The government maintains that in addition to the convictions listed in the indictment, Pedigo also was convicted on two felony counts in Monroe County Circuit Court, Kentucky. Thus, the government concludes that the Monroe County convictions constitute the third separate criminal episode as required by the Act, thereby justifying the enhanced sentence which was imposed by the trial court. Brief of Appellee at 7.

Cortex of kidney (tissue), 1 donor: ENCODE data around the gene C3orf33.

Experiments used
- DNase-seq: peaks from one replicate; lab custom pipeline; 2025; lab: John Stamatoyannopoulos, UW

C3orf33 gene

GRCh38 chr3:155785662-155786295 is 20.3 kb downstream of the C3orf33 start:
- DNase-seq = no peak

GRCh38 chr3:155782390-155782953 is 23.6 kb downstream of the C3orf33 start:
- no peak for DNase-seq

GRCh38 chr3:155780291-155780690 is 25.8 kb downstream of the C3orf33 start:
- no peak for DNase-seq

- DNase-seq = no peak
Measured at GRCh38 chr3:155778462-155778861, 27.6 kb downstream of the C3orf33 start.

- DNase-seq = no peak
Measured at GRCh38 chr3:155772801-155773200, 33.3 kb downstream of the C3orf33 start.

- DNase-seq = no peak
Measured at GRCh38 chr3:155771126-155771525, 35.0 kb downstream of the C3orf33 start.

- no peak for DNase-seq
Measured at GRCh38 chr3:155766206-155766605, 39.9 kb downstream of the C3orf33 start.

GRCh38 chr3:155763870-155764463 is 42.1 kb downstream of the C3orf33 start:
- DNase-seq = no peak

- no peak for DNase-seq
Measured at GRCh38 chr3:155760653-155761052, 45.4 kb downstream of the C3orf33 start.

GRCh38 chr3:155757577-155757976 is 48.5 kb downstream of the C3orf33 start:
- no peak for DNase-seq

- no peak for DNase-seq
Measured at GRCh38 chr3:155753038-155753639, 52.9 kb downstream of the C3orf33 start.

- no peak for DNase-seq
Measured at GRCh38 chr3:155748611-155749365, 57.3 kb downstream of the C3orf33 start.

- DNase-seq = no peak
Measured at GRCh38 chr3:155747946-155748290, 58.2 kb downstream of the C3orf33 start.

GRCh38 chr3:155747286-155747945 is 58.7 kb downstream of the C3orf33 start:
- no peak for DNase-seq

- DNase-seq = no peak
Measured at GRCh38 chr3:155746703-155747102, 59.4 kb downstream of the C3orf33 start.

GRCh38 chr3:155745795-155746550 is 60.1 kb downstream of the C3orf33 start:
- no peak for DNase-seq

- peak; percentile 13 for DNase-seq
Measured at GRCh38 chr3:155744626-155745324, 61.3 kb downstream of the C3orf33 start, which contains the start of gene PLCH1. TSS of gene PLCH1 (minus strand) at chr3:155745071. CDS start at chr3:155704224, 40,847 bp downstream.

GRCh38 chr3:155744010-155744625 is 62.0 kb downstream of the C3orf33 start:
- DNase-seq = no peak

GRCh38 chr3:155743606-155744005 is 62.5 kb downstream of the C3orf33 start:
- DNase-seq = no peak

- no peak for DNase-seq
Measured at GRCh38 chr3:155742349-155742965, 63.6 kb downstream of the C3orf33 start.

Evidence of Pedigo's Monroe County Circuit Court convictions was admitted for impeachment purposes at trial. Tr. at 106. Brewer, 853 F.2d at 1321, indicates that this evidence may be considered for enhancement purposes as a third separate episode or group of convictions for purposes of the Armed Career Criminal Act. The problem in this case is whether, in the absence of any reference to Monroe County convictions in the indictment, Pedigo had adequate notice that these convictions would be utilized to enhance his sentence if convicted on the underlying offense of possession of a firearm. See Stirone v. United States, 361 U.S. 212, 217, 80 S.Ct. 270, 273, 4 L.Ed.2d 252 (1960); United States v. Beeler, 587 F.2d 340 (6th Cir.1978), appeal after remand, 648 F.2d 1103 (6th Cir.), cert. denied, 454 U.S. 860, 102 S.Ct. 315, 70 L.Ed.2d 158 (1981); see also Brewer, 853 F.2d at 1321 & nn. 2, 4. Because we are unsure on the basis of the record before us, whether Pedigo received adequate notice of the Monroe County convictions, this court is unable to conclude that those convictions constituted the third predicate offense required by the Armed Career Criminal Act of 1984.